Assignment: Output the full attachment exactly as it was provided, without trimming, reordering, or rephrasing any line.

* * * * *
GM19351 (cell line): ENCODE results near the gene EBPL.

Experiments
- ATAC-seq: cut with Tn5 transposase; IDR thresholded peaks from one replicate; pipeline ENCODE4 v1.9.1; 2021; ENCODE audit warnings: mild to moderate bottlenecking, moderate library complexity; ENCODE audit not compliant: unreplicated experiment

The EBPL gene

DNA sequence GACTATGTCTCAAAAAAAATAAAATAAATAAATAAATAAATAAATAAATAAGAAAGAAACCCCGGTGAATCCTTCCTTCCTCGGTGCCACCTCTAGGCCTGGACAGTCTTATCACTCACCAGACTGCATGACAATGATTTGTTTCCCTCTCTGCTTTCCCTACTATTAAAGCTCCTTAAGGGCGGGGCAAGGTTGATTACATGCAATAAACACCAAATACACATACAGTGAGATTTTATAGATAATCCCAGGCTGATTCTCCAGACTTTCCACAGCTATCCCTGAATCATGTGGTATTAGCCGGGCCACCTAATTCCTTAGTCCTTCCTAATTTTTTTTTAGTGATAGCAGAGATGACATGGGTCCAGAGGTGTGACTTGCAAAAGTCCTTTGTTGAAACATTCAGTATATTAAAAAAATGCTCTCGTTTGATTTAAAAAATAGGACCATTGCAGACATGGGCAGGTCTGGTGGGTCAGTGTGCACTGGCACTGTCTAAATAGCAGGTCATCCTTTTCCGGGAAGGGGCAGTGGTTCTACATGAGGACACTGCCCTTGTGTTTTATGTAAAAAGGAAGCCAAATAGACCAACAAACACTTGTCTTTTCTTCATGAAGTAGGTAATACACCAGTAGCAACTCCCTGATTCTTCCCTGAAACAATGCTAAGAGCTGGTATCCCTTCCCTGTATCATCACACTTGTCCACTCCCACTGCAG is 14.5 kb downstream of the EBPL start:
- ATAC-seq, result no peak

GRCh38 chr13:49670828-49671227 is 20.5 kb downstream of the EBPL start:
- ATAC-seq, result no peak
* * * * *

GM19351 (cell line): ENCODE results near the gene EBPL.

Experiments
- ATAC-seq: cut with Tn5 transposase; IDR thresholded peaks from one replicate; pipeline ENCODE4 v1.9.1; 2021; ENCODE audit warnings: mild to moderate bottlenecking, moderate library complexity; ENCODE audit not compliant: unreplicated experiment

The EBPL gene

DNA sequence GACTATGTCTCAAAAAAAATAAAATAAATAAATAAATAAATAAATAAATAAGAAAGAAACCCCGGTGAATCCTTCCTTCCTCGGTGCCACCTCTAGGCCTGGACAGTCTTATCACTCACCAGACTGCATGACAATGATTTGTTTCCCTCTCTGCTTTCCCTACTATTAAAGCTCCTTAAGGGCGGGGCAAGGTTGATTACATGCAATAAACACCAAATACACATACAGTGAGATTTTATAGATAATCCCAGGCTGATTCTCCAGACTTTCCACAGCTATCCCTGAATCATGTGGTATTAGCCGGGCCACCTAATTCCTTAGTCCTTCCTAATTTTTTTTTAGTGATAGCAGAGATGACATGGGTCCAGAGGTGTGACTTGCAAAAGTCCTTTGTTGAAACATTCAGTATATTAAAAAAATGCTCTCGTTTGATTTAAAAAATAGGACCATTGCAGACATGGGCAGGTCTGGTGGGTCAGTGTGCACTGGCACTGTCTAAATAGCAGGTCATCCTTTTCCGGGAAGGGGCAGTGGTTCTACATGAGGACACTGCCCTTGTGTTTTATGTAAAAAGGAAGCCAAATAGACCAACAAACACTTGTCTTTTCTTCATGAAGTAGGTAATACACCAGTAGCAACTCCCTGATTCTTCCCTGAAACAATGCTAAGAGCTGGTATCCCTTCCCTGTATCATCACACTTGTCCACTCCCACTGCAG is 14.5 kb downstream of the EBPL start:
- ATAC-seq, result no peak

GRCh38 chr13:49670828-49671227 is 20.5 kb downstream of the EBPL start:
- ATAC-seq, result no peak